Education

Cal State journalism students to report on Cuba in new exchange program

File photo: A Cuban gives the thumbs up from his balcony decorated with the U.S. and Cuban flags in Havana, on January 16, 2015. Easing of travel and normalizing of relations are making possible an exchange program between California State Fullerton and the University of Havana.
File photo: A Cuban gives the thumbs up from his balcony decorated with the U.S. and Cuban flags in Havana, on January 16, 2015. Easing of travel and normalizing of relations are making possible an exchange program between California State Fullerton and the University of Havana.
YAMIL LAGE/AFP/Getty Images

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A dozen journalism students and faculty from California State University Fullerton are bound for Havana this fall as part of an exchange program made possible by the thawing of relations between the U.S. and Cuba.

The American students will report on Cuba's culture, the medical system, and other topics in a course in international journalism collaborating with the University of Havana.

Cal State Fullerton Professor Dean Kazoleas said last year his campus hosted nine visiting Cuban journalists. That visit helped seal the fall trip to Havana for the students and instructors. 

The American students will be reporting under the direction of Jeff Brody, professor of communications, Cal State Fullerton said in a news release.

“It’s an American professor working with a Cuban professor and the students are working together in teams, and to my knowledge that has not been done in the past,” Kazoleas said.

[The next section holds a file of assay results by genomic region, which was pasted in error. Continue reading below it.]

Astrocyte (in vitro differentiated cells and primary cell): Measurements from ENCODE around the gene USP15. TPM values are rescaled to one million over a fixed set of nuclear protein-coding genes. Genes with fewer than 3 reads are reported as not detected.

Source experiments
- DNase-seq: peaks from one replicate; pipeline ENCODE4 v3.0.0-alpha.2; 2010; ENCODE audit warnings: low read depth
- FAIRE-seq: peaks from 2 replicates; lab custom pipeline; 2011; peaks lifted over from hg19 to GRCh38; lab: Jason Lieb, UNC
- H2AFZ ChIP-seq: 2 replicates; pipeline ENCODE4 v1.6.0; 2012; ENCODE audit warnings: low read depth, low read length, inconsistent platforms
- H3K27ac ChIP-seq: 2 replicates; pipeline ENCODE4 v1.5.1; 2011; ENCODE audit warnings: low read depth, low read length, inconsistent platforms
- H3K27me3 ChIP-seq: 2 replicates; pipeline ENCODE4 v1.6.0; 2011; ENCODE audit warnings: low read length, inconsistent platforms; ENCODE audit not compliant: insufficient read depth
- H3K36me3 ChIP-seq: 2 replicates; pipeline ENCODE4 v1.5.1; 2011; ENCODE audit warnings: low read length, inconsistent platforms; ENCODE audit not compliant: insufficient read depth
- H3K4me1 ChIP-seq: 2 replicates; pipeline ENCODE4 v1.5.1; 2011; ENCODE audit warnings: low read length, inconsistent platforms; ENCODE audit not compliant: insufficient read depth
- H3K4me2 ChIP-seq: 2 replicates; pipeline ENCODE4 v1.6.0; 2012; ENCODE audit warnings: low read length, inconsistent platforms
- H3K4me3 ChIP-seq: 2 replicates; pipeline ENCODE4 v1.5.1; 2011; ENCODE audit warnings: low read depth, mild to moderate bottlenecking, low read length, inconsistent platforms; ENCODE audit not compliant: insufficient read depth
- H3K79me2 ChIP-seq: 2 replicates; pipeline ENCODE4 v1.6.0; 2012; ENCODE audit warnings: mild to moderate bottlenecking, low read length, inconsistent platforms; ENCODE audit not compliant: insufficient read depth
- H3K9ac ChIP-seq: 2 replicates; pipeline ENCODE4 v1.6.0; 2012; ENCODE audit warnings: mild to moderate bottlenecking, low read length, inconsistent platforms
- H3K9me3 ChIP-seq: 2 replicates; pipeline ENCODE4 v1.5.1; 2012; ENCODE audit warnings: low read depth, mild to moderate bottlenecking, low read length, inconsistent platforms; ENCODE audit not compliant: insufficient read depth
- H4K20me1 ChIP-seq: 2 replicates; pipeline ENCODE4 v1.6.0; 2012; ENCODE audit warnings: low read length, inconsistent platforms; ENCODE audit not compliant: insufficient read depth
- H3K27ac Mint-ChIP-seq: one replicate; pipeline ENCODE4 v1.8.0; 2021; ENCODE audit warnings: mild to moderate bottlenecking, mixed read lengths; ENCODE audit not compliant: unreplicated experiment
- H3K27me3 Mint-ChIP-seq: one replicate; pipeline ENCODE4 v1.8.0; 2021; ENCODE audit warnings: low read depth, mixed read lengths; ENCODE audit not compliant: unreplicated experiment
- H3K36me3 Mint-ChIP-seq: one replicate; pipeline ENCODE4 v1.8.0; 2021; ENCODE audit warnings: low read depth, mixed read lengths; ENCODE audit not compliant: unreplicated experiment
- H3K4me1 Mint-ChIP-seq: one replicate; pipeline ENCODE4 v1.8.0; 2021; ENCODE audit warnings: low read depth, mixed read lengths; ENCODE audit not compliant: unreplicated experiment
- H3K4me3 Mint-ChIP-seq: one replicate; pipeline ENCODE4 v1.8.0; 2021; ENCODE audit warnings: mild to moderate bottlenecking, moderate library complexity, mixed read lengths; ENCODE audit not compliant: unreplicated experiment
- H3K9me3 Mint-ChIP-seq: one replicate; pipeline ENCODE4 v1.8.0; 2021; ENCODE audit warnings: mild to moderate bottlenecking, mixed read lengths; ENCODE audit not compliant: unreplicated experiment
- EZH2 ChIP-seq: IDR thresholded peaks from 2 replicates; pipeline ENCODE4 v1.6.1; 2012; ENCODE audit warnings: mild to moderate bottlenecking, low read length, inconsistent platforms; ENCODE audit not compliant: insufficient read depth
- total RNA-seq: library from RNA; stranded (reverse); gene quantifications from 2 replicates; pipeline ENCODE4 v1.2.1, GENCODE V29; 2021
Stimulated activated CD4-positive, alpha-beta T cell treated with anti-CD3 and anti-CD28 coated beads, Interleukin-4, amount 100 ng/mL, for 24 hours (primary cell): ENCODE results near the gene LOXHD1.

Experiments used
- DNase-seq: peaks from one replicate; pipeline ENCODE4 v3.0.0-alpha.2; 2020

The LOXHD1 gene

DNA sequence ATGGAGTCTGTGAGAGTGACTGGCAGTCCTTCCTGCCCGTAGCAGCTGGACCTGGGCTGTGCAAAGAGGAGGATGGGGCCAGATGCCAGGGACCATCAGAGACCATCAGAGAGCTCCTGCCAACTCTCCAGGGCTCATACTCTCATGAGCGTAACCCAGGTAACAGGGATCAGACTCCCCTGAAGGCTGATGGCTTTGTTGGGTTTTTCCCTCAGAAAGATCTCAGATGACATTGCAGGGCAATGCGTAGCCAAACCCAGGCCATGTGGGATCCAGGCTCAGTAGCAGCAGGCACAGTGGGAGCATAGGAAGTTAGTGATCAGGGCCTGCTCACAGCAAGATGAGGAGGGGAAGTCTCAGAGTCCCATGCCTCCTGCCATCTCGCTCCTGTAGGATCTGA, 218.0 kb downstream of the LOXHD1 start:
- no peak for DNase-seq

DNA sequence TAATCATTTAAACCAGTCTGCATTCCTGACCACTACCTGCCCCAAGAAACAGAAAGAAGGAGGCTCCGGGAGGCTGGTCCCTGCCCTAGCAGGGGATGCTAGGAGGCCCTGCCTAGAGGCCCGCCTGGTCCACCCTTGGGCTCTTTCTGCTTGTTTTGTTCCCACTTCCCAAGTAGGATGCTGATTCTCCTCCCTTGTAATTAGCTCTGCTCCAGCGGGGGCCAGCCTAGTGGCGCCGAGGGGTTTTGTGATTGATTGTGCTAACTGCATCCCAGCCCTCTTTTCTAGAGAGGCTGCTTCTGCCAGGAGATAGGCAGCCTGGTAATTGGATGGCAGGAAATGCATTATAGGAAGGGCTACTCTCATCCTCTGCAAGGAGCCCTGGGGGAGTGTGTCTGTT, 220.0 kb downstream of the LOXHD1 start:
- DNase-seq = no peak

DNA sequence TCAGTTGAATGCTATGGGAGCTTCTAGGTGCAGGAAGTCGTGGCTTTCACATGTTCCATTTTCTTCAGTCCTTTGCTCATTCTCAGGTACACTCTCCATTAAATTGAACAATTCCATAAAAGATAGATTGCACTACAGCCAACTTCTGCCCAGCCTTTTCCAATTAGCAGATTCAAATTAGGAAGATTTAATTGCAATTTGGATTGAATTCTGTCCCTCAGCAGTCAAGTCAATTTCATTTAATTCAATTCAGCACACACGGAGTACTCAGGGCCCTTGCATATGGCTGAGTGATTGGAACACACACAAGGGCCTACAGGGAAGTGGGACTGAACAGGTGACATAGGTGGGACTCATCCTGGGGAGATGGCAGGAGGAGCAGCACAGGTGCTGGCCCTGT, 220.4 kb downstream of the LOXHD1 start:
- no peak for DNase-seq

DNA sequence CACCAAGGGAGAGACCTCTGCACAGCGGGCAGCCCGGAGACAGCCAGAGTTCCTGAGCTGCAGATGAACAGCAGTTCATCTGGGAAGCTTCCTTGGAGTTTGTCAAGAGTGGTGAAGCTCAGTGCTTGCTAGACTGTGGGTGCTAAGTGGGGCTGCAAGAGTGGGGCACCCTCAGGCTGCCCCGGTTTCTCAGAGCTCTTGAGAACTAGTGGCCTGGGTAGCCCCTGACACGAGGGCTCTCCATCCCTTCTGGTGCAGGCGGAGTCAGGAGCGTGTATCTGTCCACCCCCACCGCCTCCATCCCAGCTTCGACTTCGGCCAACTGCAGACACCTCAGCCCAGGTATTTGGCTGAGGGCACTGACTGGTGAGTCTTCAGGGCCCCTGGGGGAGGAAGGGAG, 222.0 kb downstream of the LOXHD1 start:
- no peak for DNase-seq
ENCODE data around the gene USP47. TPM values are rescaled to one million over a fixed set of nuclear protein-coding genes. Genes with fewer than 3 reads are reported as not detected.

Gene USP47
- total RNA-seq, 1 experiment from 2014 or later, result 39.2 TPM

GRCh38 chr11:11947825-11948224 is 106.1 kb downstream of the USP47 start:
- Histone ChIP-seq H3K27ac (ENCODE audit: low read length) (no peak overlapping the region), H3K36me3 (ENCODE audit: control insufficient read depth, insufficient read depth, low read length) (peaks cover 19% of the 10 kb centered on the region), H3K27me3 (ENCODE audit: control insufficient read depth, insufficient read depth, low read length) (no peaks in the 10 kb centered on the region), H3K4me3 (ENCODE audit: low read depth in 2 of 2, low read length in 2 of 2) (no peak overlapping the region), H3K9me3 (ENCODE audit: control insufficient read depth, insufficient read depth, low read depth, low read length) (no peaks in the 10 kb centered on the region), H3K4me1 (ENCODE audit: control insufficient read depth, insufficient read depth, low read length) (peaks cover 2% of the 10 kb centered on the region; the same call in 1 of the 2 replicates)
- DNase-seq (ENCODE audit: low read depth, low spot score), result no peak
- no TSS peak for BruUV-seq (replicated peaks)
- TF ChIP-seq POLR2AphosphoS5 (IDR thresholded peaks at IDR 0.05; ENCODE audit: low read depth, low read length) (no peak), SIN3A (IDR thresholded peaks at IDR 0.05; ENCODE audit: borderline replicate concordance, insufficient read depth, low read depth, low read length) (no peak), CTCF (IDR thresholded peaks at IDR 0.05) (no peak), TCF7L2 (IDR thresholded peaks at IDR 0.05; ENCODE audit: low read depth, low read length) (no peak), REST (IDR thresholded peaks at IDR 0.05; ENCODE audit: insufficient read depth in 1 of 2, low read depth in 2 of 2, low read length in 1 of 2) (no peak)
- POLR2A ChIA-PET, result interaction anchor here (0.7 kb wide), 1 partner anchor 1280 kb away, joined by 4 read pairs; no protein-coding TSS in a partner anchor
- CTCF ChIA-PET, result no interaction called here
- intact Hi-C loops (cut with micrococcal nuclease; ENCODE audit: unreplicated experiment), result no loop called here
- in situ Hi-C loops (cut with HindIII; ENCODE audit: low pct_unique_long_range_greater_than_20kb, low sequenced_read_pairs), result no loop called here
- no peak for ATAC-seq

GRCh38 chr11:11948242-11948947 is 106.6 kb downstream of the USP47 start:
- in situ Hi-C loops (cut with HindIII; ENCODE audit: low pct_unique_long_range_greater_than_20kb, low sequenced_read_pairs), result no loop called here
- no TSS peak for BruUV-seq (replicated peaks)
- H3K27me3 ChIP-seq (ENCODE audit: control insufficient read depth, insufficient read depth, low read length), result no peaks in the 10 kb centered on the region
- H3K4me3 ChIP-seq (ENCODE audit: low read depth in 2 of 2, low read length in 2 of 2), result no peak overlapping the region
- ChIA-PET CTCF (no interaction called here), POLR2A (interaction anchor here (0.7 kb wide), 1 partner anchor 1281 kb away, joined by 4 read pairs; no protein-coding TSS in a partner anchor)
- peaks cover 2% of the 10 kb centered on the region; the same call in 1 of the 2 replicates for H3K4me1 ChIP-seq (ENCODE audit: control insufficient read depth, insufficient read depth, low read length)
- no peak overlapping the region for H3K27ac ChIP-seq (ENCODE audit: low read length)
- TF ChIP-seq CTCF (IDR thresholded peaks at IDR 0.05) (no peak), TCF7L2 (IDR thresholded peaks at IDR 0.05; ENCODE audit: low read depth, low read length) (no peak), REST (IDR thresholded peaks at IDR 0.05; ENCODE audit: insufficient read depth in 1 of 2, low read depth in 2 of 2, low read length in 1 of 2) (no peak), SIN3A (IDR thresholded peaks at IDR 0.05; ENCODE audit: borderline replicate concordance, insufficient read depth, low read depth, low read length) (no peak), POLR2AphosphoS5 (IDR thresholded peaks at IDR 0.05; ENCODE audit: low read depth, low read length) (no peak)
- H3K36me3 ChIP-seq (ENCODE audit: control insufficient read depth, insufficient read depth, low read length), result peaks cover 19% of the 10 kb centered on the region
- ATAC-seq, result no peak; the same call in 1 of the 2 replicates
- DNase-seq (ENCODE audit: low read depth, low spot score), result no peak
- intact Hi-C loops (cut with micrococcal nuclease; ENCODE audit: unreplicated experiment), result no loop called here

The students' articles will appear in the campus newspaper and students will talk about their experiences at a campus event at the end of the semester, he said. Cuban journalism students are expected to attend the university next spring.

The two countries have radically different systems of covering the news. Cuba ranks low — 169th out of 180 countries — in the Reporters Without Borders' 2015 World Press Freedom Index. The nonprofit group promotes freedom of the press internationally.

Major news outlets in Cuba are operated by the government, Kazoleas said. “It runs the state television, it runs radio, it runs the newspaper. However, what you’re seeing is that more and more Cubans, for example, are blogging.”

When they visited California, Kazoleas said the Cuban journalists were surprised at how readers freely posted comments and photos on news websites. 

Cal State Fullerton has been preparing for the opening of U.S. travel to Cuba. On Wednesday, President Obama announced the reopening of embassies in the two countries, the latest step in the administration's effort to normalize relations with the communist nation.

Conservatives like GOP presidential candidate Marco Rubio have sharply denounced the move, criticizing the Cuban government for what he termed are its human rights abuses. Democratic leaders have said normalizing relations will open up opportunities for the two countries.